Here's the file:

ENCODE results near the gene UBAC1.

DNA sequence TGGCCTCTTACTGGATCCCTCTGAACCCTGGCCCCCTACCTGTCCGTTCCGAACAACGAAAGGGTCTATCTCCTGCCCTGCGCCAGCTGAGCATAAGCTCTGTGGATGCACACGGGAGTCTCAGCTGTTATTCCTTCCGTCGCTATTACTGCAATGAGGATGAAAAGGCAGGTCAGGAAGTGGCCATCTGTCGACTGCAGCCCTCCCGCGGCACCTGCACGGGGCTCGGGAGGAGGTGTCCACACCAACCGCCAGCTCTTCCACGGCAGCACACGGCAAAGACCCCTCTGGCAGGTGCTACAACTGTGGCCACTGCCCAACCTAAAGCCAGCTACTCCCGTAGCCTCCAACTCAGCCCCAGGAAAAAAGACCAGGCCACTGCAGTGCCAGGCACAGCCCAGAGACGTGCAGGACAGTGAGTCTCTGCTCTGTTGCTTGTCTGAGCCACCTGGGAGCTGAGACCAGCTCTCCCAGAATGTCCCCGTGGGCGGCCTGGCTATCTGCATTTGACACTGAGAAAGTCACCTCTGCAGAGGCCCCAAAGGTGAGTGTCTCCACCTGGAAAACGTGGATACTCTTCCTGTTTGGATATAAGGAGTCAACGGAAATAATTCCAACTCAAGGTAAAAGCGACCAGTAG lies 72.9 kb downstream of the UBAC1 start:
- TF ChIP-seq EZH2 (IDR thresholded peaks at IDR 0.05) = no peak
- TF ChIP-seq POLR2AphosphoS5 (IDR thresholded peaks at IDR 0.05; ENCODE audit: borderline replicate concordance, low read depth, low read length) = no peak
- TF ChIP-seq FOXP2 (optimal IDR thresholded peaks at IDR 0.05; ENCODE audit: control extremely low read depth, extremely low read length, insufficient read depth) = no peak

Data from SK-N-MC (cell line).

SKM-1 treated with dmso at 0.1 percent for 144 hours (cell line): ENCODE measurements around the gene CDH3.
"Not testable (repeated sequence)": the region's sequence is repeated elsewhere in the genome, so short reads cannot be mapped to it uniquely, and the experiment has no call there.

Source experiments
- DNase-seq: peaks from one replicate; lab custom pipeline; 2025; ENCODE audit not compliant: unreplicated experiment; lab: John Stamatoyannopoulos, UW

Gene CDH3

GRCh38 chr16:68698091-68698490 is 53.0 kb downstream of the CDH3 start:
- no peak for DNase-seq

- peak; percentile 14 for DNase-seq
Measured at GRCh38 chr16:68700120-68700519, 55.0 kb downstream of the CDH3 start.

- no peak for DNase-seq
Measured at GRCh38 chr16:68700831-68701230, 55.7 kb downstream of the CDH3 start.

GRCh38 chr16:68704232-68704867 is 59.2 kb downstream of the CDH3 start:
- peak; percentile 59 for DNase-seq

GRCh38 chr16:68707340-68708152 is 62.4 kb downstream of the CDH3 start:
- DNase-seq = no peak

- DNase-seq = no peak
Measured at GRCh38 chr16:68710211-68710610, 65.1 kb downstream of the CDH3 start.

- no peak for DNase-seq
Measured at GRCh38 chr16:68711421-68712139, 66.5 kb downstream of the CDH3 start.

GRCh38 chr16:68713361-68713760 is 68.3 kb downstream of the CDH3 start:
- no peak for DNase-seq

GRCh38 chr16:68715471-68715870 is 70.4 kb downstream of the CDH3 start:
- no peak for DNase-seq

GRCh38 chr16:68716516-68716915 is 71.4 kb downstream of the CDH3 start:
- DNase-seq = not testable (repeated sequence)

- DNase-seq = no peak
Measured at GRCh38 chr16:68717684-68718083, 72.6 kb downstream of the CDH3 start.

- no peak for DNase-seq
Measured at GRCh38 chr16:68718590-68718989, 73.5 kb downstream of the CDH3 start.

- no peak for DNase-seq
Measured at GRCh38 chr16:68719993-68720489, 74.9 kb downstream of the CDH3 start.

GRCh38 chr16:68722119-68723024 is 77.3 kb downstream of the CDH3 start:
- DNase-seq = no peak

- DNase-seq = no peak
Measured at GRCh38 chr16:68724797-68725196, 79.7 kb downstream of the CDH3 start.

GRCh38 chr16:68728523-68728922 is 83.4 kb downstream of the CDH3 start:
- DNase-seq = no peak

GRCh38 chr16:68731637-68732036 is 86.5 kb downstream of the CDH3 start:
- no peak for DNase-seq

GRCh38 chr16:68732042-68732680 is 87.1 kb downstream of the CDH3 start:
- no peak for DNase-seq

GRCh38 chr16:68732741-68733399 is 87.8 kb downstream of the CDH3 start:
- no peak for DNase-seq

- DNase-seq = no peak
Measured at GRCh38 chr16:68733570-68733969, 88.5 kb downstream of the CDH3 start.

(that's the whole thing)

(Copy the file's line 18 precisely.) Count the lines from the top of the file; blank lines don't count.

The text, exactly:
GRCh38 chr16:68704232-68704867 is 59.2 kb downstream of the CDH3 start: